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Three Things I Think I Think – Hump Day Edition

Sorry for the radio silence over the last week or so. Life and travel got in the way. I’m in NYC this week if any readers happen to see this and enjoy spending time with nerds….Anyhow, here are some things I think I am thinking about:

1 – The Value of Critical Self Assessment.  One of the great things about writing in a public forum is that you’ll inevitably say some stupid things (I’ve said more than my fair share of stupid things over the years!). This creates a certain need for accountability because public figures earn their right to be public by justifying why their opinions are worthy of being public at all. I take this very seriously and it’s one reason why I value the back and forth on this website and in the forum. The website is very much a learning platform and a place where I can grow and expand my horizons while hoping to provide something valuable to the readers. But a big part of that requires the ability to be critical of one’s self.

I bring this up in light of Nate Silver’s very public critical self assessment of how he missed the Donald Trump phenomenon so badly. I don’t like that Silver was wrong because a lot of people take his opinion seriously. But what’s valuable about this process is that Silver’s own process will become improved as a result of this assessment. I always like to say “it’s in learning to be wrong that we can learn to be right”. Predicting the future is extremely difficult, but we all have to go through life doing it. Learning how to be less bad at it is a very valuable process. Self introspection is one of the most effective ways to go about doing this.

2 – How Risky Are the World’s Safest Assets?  Here’s a piece in the WSJ showing how much money you can lose in bonds if interest rates rise. Basically, the argument is, “the world’s safest assets are really risky”.  But this strikes me as a massive case of short-termism. For instance, they use a basic duration calculation to assess the interest rate risk of a 10 year bond inside of a one year period.  This makes no sense though. Buying a 10 year bond with the intention of judging it on a one year basis is like buying a CD which pays you 1% at maturity and then getting upset every month when you calculate your negative real return every month. You didn’t lose a dime in nominal terms and you will get your 1% in 12 months so why would you judge this product on any time frame less than 12 months?  You wouldn’t (or shouldn’t).  But for some reason we are constantly being barraged with arguments about how dangerous bonds are because they expose you to short-term interest rate risk.  Well, of course they do!  In other news, the stock market moves a lot on an intra-day basis!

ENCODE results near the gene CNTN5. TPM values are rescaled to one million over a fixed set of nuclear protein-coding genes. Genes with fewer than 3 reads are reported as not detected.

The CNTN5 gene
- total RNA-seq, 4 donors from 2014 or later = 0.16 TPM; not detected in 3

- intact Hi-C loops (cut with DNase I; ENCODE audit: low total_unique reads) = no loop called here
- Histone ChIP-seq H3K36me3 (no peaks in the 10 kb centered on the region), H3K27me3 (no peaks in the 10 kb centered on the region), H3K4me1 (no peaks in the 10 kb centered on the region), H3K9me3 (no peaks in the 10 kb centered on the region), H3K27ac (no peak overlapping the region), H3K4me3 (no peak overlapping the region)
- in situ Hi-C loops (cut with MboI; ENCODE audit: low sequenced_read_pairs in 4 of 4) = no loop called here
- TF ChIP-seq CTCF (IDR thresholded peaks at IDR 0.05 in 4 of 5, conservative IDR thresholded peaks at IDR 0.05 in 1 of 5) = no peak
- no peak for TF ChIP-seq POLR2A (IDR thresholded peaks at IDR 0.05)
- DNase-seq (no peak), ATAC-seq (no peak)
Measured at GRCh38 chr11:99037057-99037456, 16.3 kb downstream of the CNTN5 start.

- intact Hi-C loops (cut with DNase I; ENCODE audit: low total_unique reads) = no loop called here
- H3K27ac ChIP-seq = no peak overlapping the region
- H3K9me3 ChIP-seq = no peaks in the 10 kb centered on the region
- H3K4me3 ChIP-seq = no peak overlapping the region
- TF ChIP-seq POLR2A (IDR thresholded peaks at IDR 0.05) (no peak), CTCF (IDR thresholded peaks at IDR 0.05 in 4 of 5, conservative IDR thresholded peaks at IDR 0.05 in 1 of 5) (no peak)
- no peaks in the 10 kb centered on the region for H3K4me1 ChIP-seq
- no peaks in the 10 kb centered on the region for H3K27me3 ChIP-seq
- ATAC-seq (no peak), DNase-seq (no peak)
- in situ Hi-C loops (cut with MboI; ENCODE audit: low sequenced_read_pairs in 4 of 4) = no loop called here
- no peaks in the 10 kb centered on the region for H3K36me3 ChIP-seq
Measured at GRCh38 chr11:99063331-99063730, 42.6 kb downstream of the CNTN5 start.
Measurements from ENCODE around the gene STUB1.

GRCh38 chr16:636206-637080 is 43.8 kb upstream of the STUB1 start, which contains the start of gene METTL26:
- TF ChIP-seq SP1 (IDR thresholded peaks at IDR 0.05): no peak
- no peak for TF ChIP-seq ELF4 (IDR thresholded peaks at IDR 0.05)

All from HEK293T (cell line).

I’m being a bit snarky, but hopefully you get my point. Certain financial instruments are issued with specific maturities because that is the lifetime over which the contract specifies that this instrument will issue its cash flows. If you’re buying a 10 year T-Bond and judging it every year then I’d argue that you’ve either misunderstood the product or you’re not judging it properly.  Because these high quality government bonds are certainly “safe” across the specified time frames. What makes them unsafe, however, is when people judge them by inappropriate time horizons.  After all, you can lose a great deal in a 1 year period when holding a 10 year T-Bond in a rising rate environment if you panic and realize the loss. But if you hold that bond for 10 years you’ll almost certainly earn your principal back plus interest. Will you lose in real terms?  Most likely.  But you don’t buy bonds to protect yourself from inflation so expecting a positive real return is also missing the point….

3 – More Factor Bashing.  One of my favorite past times on this blog is bashing widely held economic beliefs. I don’t exactly always go with the flow when it comes to things like the efficient market hypothesis, the money multiplier theory, liquidity trap theory, factor investing, etc. Basically, I think a lot of this is theoretical work that looks cute in an academic model and doesn’t actually pan out in real life. Take for instance the low volatility factor in investing.  This sounds great, right – you can achieve higher risk adjusted returns by identifying stocks with low volatility. Of course, the kicker is that you have to be able to pick the right stocks in advance. In other words, this is active management by another name. And one of the nice things about the growth in ETFs is that now we can judge a lot of these “factors” in real-time. For instance, here’s a low volatility ETF that charges .25% compared to a consumer staples ETF, XLP:


(Chart via Eddy Elfenbein whose blog, Crossing Wall Street is a must read)

Now, in fairness, 0.25% is not  that bad. But it costs almost twice as much as XLP.  Clearly, the low vol fund performs almost exactly the same (actually a bit worse) as the consumer staples fund. Which isn’t surprising because it’s basically a defensive stock fund with a tilt towards some other random stuff.  But the thing that irks me here is that this particular fund has 7 billion in assets charging a premium over XLP. That’s literally tens of millions of dollars going towards an idea that sounds great in theory, but has already existed for decades in the form of defensive stock ETFs. The ETF space in many ways is becoming the new version of the active mutual fund space where thousands of funds exist because good marketing beats critical analysis.